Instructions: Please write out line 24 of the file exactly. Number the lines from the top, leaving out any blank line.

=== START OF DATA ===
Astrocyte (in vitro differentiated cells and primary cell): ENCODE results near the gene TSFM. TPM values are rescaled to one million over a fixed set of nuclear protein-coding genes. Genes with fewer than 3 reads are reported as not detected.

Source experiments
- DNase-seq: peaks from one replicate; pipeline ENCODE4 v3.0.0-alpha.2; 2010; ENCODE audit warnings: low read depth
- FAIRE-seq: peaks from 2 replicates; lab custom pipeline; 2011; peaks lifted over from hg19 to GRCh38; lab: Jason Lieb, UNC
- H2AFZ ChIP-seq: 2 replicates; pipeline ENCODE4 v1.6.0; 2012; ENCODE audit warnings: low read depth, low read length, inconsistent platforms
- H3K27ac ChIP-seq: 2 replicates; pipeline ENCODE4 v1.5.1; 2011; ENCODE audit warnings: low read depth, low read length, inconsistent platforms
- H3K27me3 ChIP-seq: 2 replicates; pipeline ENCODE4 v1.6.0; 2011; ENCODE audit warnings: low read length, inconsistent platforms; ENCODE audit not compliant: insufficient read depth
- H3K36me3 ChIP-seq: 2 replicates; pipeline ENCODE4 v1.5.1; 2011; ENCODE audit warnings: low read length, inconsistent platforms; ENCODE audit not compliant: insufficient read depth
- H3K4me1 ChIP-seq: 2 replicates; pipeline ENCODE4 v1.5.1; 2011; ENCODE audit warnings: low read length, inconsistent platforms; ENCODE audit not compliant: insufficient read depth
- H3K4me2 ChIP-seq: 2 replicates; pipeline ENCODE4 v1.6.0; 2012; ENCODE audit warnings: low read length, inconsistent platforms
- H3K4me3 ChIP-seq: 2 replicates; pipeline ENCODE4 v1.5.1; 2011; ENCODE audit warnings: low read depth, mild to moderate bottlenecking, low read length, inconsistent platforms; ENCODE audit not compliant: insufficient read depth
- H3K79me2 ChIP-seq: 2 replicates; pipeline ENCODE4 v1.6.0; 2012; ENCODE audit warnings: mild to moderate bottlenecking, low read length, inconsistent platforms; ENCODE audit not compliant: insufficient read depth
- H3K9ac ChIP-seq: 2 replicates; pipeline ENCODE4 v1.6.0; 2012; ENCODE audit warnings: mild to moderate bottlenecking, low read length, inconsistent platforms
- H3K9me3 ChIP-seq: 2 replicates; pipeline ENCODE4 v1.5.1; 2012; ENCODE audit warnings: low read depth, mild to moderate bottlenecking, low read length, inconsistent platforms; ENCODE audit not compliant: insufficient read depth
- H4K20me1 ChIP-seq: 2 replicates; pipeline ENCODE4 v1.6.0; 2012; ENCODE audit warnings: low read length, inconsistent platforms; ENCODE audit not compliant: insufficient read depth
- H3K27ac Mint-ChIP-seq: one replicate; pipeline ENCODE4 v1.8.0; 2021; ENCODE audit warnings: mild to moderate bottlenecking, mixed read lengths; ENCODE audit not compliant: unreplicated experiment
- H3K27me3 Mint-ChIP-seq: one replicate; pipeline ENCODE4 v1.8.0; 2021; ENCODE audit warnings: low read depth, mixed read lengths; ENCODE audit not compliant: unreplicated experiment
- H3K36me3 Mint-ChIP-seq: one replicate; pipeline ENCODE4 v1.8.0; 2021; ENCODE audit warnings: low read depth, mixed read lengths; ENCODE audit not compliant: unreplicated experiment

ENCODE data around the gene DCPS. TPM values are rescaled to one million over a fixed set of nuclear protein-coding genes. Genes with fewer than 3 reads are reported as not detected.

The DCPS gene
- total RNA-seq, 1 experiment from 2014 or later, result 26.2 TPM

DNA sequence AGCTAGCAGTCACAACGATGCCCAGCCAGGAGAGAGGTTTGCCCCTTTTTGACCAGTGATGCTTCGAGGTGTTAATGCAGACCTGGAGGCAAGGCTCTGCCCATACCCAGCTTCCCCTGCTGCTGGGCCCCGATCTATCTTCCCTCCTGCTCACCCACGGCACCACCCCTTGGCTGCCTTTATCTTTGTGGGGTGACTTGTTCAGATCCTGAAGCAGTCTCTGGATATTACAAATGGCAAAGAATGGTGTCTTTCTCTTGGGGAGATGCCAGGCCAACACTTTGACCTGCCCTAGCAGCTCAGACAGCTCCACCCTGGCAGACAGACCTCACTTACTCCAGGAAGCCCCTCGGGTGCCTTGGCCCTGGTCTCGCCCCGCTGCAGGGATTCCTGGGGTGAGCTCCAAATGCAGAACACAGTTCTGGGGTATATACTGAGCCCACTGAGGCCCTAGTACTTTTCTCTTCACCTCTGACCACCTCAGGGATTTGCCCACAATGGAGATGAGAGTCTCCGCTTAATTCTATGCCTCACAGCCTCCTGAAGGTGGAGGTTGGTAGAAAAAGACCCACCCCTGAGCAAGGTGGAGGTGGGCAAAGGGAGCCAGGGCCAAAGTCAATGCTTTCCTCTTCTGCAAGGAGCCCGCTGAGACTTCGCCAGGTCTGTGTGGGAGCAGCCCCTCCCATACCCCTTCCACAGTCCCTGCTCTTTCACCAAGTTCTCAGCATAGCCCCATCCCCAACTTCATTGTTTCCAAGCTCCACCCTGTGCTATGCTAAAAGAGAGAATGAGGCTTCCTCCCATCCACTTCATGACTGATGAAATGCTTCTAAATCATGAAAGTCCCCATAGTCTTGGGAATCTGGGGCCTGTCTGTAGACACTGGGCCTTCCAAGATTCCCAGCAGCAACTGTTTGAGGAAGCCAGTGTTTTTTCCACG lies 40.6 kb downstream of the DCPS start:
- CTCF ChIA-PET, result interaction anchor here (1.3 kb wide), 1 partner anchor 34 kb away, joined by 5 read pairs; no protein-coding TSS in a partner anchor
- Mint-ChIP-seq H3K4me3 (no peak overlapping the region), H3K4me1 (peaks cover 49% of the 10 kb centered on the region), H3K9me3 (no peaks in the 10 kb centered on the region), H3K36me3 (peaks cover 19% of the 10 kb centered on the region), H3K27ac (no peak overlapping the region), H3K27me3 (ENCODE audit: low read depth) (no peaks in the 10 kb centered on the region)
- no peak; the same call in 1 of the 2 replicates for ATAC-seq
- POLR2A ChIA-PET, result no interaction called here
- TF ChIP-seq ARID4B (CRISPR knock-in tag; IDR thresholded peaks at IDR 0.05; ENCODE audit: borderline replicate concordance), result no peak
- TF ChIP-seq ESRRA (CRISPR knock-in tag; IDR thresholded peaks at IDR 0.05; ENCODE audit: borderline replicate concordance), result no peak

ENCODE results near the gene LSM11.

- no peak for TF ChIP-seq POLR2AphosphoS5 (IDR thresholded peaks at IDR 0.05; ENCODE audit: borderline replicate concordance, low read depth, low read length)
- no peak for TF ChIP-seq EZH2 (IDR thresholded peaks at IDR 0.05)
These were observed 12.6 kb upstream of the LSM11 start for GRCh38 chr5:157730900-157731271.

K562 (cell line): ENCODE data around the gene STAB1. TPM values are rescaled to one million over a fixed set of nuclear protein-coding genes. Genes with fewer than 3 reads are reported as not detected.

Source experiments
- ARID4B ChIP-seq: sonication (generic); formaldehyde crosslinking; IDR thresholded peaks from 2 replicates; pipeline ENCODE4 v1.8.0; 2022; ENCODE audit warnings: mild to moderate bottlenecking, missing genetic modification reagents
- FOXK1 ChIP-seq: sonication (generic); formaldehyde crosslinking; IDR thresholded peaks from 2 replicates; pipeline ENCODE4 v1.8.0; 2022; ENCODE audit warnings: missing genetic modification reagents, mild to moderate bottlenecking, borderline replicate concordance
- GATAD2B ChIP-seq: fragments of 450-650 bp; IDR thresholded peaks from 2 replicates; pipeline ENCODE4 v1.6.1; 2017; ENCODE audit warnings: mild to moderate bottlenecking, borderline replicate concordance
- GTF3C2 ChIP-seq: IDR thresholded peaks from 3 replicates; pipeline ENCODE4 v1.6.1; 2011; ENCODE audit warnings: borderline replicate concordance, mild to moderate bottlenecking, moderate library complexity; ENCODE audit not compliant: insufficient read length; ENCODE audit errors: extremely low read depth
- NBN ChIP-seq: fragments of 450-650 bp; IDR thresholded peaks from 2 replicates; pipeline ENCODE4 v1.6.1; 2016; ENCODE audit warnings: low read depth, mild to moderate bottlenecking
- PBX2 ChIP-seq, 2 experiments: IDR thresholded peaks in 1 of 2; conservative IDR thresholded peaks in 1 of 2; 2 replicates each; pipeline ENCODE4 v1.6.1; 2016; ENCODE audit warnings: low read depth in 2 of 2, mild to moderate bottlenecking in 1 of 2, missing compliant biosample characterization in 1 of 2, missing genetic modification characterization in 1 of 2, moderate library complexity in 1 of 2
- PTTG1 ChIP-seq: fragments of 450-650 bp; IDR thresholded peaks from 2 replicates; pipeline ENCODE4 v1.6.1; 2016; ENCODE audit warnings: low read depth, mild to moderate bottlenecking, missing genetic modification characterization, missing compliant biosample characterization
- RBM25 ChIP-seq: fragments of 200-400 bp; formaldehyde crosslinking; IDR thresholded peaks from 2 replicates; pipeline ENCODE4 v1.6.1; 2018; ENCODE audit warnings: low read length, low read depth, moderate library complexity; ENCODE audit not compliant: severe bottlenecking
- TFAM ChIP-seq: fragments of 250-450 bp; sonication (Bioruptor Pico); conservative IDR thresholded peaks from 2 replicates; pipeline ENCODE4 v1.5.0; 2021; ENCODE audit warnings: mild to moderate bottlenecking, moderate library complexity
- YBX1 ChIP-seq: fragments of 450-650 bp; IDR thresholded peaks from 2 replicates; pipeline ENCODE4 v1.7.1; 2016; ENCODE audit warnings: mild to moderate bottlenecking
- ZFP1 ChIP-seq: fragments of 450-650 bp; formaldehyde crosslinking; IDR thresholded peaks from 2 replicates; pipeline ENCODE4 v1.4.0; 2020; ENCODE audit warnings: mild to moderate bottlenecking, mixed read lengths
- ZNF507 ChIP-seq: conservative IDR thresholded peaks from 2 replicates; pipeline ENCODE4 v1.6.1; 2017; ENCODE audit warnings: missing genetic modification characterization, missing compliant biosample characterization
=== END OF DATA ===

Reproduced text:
- Mint-ChIP-seq H3K4me3 (no peak overlapping the region), H3K4me1 (peaks cover 49% of the 10 kb centered on the region), H3K9me3 (no peaks in the 10 kb centered on the region), H3K36me3 (peaks cover 19% of the 10 kb centered on the region), H3K27ac (no peak overlapping the region), H3K27me3 (ENCODE audit: low read depth) (no peaks in the 10 kb centered on the region)